It was an amazing time. Walking down SC3 and SC5 was like a Who Is Who of debauchery, high tech, and innovation. Google was next to Raytheon who were next to Altavista and behind that was buy.com, pets.com, and Inktomi. Lycos was on the other side of building, and the guys and gals working at Sun used their corridor more than once for a nerf gun fight.

Good times :)
 
It appears the sales person had the better of Google in the traffic negotiations. Traffic paid irrespective of direction. So when you buy 15mbit/s/month it doesn't matter whether this is up or down. Google however paid for both up and down and so effectively paid for 17Mbit/s, thinking it had saved on costs for incoming traffic :-)
 
Guess this is a bad time to bring up the naming bugaboo

Who decided to use something other than a pure base 26 naming convention after we had more than 26 racks?
 
+Bernd Jendrissek because 1U is 1.75" so 42 of them is 73.5" and once you add a bottom and top, it barely fits through a standard door, or airline shipping.

and of course because its the ultimate answer.  the answer to life the universe and everything.
 
I remember touring the Google cage when they had built up the double sided server architecture. There was a monolithic rack with two server motherboards on each side front and back. Anyone remember this? or was I just a casualty of the 1990's? Dan Dale Exodus Communications 1997-2001 
 
I was a systems engineer with Exodus from 1997 to 2001. I found it amazing when Google went to to a monolithic double sided motherboard architecture. To me it looked like a tall 42RU or 45RU rack with 1RU motherboards front and back. Am I remembering this correctly? I used to give tours for prospective customers but could never fully explain the Google architecture. I think by the time we knew who Google was they were occupying more than two cages and Alta Vista was but a distant memory, And now it is all steampunk data centers in locations that were formally aluminium smelters close to hydro electric dams. My how times have changed ;)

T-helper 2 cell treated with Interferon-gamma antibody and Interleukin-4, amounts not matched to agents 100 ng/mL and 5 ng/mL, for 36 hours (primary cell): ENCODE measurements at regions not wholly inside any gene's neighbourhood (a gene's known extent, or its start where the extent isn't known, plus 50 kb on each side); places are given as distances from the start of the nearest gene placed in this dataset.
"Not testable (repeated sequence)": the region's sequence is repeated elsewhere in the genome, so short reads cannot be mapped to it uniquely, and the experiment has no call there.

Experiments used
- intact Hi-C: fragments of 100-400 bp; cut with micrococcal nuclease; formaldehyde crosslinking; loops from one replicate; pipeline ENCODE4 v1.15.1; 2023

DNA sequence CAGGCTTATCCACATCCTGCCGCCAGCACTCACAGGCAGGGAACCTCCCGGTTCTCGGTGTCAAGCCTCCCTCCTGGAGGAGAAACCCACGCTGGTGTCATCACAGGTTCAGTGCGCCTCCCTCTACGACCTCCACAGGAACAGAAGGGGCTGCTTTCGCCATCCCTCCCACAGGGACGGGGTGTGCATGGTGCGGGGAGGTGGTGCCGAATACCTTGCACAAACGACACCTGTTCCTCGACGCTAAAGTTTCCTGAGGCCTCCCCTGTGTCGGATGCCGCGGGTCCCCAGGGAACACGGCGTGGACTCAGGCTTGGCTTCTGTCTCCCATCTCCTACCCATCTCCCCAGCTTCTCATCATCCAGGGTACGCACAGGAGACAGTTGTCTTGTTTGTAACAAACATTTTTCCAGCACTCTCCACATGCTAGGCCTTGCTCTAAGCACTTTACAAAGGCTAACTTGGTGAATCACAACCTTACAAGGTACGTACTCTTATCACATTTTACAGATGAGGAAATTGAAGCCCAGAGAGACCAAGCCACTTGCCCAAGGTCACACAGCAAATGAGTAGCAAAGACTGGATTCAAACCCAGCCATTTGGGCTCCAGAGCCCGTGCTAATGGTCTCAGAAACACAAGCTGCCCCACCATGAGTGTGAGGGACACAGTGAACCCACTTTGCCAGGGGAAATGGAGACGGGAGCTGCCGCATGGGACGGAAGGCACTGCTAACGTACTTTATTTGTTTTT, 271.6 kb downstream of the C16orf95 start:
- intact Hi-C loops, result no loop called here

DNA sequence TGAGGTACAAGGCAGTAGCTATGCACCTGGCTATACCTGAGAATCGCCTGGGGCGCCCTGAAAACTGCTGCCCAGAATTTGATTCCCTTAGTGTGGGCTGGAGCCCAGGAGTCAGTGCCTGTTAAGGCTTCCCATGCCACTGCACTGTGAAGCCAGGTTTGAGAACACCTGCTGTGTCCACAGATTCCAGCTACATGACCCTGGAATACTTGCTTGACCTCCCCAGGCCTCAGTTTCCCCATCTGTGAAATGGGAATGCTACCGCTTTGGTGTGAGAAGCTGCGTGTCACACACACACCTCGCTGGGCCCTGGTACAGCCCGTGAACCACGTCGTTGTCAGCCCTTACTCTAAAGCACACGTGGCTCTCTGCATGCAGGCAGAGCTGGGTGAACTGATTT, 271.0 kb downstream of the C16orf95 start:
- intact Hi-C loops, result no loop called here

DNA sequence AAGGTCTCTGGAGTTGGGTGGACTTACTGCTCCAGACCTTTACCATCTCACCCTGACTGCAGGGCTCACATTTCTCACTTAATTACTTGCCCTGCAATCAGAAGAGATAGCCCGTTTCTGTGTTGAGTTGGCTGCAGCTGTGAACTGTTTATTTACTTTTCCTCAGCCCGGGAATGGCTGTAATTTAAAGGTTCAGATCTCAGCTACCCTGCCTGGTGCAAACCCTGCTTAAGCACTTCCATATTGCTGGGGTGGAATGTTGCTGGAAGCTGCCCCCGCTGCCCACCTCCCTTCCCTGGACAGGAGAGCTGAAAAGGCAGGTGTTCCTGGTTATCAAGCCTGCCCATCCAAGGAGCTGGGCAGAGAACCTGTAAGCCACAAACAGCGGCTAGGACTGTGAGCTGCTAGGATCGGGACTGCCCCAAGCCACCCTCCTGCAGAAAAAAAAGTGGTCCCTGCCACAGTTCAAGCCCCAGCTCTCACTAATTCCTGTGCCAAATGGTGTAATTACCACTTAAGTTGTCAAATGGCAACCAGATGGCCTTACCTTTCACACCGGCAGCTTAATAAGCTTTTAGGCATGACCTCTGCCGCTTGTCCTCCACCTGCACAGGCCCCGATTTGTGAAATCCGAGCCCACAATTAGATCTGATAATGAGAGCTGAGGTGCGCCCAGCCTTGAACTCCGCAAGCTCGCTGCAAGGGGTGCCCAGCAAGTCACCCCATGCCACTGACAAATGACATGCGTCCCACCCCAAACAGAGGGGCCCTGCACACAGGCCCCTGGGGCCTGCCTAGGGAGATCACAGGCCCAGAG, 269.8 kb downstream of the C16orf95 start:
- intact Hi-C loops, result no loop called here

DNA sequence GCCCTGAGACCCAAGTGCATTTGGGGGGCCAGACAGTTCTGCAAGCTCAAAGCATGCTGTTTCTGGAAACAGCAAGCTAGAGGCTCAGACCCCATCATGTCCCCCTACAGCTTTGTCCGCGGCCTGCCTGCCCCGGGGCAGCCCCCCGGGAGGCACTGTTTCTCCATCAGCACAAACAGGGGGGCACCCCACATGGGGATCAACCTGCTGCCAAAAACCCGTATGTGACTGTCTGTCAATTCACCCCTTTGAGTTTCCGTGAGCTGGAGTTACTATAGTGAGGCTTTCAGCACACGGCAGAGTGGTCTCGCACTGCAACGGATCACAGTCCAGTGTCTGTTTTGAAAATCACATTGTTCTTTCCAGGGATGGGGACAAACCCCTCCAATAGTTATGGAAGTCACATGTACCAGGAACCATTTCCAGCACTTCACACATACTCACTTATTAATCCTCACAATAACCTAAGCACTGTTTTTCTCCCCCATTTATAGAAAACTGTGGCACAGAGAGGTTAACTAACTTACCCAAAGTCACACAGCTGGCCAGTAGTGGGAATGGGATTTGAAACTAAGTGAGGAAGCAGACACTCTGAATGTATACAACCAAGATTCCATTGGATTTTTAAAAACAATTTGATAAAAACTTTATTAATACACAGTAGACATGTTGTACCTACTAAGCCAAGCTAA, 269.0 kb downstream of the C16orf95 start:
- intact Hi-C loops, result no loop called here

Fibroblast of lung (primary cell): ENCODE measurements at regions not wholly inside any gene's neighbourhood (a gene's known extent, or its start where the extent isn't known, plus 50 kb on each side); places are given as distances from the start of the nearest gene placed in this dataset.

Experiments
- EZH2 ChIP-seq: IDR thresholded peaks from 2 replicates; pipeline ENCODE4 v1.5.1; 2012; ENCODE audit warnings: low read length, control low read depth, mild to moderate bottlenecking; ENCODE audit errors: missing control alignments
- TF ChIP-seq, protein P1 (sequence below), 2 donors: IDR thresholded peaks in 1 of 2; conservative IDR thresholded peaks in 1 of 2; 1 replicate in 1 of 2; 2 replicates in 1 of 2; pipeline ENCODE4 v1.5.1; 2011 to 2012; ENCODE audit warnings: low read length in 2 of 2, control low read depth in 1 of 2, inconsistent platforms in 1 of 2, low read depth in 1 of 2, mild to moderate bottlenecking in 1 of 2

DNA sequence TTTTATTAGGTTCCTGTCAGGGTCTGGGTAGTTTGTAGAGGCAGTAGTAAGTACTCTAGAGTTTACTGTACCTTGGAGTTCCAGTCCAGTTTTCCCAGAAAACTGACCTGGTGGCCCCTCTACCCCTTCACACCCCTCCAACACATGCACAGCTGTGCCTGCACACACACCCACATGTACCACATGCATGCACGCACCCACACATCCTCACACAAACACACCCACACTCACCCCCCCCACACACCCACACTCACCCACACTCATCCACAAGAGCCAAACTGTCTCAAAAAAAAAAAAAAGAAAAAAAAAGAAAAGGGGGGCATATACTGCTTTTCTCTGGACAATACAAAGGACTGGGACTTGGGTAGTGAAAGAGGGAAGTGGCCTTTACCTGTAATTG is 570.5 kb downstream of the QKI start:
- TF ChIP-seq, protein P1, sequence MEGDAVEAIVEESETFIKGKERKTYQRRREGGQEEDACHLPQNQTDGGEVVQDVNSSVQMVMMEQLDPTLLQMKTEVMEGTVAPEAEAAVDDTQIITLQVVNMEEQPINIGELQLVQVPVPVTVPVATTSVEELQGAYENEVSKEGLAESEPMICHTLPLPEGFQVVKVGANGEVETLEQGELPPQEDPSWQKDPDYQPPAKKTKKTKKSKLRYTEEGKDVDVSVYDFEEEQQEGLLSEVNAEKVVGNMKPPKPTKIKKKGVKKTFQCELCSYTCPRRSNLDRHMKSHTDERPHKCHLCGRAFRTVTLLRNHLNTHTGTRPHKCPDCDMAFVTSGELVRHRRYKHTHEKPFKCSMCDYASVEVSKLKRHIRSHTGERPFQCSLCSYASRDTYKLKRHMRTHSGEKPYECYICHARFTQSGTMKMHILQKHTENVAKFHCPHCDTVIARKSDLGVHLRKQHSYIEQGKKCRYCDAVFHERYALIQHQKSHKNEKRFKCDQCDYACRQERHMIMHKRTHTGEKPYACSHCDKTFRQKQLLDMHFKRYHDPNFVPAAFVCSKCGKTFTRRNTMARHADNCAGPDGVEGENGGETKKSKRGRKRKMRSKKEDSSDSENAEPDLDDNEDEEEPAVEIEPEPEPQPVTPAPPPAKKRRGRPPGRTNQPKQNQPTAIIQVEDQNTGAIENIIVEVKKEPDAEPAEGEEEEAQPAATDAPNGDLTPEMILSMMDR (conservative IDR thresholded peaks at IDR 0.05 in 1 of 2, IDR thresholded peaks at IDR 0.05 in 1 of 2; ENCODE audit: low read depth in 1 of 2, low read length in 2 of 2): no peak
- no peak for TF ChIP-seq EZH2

Ah... maybe I am just remembering the Corkboard servers.
 
And probably everyone working on the servers by the time had long hair :D 
 
+Dan Dale I remember this.  I was the CSR that managed Google from the Ops side.  And their rack configuration put off so much heat, that we had to bring in secondary cooling just to keep their neighbor's servers from melting.
 
When i was with Grand Central, we were in one of the Exodus SC centers with you.   Some of our engineers used to laugh at your custom cases and racking methods.  In retrospect it probably had a better TCO/ROI than the mountain of SUN gear we were using.... :)  nice post thanks for the trip down memory lane....
 
Currenex was right next to your cage. What were the machines that had the open wires and alligator clips attached to them? Saw the cork boards too. Our Sun servers looked so much tidier, though we had fewer CPUs per sq ft.

 
before Google in 1999, EXODUS had many other firms that all would recognize...
Exodus had a 30 day Money-back type TRIAL period. ringnow.com was a startup that was in Three datacenters in santa clara county at once (aboveNet Exodus Faultline) ! ...Joe Harr, Heather Wilson, and many others. thanks for the memories!!!! The unfenced recycle dumpsters in the back used to be goldmines of "extra" server stuff (Installation CDs, manuals, old hardware)
 
FUNET was vast and limitless!
and free for students and staff :)
 
interesting how a CoLo was called a Virtual DC. 
 
Having worked in Google's data centers has been the greatest work experience so far. It's amazing to see this is how it started.
 
Very cool. Lawson data centre (SC2) one month before I joined Exodus. 
 
we all miss Joe Harr and Heather Wilson ...